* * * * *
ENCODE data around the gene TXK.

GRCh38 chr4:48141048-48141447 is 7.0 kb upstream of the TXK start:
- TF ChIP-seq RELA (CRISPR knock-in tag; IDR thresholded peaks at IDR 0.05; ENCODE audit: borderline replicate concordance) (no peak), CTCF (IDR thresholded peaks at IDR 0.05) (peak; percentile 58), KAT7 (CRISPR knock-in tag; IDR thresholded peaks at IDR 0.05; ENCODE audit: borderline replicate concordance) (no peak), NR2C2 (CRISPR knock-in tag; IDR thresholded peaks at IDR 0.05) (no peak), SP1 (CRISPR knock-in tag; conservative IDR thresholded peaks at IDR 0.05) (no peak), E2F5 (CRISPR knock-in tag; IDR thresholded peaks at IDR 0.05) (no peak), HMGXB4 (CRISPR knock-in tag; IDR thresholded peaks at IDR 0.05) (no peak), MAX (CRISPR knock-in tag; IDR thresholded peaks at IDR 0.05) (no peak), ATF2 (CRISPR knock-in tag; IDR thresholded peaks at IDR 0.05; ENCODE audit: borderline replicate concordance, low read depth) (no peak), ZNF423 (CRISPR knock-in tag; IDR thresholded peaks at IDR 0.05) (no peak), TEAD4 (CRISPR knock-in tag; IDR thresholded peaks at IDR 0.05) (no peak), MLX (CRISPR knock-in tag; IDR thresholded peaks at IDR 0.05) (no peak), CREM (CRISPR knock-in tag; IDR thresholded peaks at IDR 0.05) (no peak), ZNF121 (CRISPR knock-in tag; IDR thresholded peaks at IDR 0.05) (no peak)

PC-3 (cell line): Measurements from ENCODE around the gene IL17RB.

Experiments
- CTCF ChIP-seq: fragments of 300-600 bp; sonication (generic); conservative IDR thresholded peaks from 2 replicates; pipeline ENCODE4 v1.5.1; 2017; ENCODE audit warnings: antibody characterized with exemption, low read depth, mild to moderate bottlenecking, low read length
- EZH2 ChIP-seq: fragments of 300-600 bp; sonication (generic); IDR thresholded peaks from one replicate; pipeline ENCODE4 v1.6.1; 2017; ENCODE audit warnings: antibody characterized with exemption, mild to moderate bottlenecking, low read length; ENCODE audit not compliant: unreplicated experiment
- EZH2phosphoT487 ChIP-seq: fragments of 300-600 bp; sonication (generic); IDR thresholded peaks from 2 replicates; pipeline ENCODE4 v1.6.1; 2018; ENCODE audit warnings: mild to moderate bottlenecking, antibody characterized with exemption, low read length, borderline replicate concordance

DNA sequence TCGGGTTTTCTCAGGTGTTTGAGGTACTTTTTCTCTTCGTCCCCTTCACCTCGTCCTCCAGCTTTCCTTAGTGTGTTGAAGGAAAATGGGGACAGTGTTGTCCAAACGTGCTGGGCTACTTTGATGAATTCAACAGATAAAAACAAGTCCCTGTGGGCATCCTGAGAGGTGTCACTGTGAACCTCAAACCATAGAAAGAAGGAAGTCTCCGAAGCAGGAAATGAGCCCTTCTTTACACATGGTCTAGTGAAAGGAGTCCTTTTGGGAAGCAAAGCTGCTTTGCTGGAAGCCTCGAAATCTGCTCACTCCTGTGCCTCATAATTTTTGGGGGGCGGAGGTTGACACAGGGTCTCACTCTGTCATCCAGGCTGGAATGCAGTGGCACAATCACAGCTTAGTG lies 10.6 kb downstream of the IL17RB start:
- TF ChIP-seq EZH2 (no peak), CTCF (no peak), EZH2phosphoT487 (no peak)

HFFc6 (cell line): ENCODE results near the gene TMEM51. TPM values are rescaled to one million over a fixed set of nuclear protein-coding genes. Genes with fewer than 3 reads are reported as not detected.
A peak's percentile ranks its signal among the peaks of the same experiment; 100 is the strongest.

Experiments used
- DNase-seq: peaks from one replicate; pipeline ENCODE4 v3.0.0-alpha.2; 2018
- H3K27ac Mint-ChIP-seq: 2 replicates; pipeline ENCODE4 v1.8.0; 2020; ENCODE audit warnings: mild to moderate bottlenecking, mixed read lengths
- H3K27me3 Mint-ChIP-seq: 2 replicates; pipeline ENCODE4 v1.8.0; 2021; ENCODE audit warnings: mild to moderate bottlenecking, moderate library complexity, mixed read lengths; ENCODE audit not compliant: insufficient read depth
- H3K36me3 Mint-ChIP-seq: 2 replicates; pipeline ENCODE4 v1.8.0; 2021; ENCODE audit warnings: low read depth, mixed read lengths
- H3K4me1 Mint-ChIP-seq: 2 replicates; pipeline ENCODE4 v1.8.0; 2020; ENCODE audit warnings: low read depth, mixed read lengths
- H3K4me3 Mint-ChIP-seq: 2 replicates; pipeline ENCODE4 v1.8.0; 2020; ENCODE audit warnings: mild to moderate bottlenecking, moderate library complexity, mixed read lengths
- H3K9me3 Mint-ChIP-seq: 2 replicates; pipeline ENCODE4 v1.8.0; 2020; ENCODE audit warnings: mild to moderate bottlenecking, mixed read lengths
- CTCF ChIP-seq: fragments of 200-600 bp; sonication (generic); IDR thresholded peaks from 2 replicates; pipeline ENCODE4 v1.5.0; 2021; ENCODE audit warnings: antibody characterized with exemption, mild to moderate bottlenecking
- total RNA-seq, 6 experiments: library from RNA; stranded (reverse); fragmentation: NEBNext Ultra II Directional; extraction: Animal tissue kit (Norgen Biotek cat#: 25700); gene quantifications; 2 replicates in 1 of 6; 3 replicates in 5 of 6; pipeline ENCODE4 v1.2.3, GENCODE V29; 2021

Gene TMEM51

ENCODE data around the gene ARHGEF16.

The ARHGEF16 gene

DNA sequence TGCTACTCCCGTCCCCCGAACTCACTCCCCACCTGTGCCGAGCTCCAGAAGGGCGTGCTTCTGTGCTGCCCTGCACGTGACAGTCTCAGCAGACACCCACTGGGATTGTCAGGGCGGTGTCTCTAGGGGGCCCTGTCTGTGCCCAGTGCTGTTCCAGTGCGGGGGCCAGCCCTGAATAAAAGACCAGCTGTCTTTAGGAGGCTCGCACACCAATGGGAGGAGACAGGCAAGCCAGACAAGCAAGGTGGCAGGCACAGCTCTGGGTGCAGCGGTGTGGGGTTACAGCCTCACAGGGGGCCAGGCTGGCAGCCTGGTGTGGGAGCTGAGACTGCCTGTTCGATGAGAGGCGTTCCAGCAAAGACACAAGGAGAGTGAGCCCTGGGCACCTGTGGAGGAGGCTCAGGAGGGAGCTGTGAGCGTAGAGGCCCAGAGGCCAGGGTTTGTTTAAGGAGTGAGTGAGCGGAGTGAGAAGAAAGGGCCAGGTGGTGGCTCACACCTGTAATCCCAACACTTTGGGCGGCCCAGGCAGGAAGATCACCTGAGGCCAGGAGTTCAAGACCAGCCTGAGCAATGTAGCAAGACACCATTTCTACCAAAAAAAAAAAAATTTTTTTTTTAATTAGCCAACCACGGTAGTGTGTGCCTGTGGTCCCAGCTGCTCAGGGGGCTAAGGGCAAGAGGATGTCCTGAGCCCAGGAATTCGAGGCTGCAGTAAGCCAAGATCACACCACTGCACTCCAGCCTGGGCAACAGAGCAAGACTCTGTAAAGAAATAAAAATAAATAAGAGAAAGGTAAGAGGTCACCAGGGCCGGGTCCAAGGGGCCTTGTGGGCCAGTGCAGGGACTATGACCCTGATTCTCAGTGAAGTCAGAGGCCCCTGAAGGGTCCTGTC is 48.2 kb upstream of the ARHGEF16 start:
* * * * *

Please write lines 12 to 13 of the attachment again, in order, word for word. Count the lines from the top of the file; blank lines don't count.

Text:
A peak's percentile ranks its signal among the peaks of the same experiment; 100 is the strongest.

Experiments used